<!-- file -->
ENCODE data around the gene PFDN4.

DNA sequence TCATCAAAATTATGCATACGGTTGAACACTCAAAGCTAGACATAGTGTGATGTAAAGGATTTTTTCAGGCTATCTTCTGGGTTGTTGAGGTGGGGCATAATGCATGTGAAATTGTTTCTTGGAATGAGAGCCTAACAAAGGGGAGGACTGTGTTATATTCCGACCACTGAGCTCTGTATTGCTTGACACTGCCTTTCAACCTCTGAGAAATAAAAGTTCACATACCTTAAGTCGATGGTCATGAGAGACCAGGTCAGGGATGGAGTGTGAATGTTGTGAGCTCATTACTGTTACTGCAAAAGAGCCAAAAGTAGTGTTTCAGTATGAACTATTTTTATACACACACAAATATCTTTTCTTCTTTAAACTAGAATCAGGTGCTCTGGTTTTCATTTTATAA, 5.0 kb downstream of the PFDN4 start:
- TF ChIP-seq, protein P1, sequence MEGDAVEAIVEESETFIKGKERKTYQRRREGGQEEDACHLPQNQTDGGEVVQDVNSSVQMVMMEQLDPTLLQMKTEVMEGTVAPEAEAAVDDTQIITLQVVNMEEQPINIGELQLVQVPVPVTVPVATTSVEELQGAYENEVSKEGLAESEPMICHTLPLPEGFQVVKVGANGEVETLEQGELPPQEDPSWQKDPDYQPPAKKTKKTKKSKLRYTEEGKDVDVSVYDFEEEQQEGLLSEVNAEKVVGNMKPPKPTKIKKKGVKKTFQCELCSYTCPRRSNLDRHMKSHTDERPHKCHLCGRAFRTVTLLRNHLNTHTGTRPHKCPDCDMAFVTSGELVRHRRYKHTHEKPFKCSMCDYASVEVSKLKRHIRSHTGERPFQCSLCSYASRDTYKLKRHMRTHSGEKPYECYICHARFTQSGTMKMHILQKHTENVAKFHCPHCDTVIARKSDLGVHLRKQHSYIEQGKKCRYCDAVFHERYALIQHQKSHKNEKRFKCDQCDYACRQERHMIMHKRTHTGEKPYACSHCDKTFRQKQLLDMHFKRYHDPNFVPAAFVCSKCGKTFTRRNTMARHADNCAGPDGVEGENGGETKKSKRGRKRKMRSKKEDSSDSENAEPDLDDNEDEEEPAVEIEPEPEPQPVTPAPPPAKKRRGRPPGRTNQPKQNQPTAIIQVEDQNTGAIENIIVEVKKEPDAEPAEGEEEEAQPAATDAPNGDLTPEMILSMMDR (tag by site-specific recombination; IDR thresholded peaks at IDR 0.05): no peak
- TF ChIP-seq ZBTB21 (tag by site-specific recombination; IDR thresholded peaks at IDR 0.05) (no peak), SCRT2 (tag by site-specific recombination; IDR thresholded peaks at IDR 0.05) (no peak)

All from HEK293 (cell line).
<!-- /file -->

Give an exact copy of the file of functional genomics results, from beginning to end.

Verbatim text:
ENCODE data around the gene PFDN4.

DNA sequence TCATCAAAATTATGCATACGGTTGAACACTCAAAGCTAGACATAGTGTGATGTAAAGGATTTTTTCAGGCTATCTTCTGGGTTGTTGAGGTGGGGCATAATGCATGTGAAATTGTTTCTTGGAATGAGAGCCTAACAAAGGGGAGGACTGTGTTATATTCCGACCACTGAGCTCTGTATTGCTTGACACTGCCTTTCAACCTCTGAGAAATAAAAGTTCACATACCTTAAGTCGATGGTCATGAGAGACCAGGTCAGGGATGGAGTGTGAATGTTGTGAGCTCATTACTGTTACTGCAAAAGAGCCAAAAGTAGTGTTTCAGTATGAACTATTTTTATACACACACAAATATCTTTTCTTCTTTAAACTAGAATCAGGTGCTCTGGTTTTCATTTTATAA, 5.0 kb downstream of the PFDN4 start:
- TF ChIP-seq, protein P1, sequence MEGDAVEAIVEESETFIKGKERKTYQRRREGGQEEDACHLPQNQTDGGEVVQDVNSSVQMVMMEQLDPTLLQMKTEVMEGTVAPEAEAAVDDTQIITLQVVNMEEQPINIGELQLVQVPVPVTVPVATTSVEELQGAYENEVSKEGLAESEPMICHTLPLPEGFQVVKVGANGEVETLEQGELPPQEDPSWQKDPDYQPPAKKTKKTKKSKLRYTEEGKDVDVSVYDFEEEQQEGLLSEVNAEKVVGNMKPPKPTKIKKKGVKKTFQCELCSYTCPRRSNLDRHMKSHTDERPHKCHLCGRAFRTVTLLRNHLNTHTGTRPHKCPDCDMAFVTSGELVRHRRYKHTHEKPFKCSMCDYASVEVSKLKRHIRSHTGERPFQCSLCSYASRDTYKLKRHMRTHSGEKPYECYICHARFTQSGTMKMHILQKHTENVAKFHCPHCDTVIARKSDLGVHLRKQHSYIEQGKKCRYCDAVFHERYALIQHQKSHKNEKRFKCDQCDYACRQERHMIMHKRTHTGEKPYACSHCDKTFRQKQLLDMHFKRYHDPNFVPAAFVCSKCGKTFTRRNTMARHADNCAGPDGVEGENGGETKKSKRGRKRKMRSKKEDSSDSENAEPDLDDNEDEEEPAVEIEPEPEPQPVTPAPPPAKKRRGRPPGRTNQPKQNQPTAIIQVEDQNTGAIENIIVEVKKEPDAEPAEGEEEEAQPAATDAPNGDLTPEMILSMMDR (tag by site-specific recombination; IDR thresholded peaks at IDR 0.05): no peak
- TF ChIP-seq ZBTB21 (tag by site-specific recombination; IDR thresholded peaks at IDR 0.05) (no peak), SCRT2 (tag by site-specific recombination; IDR thresholded peaks at IDR 0.05) (no peak)

All from HEK293 (cell line).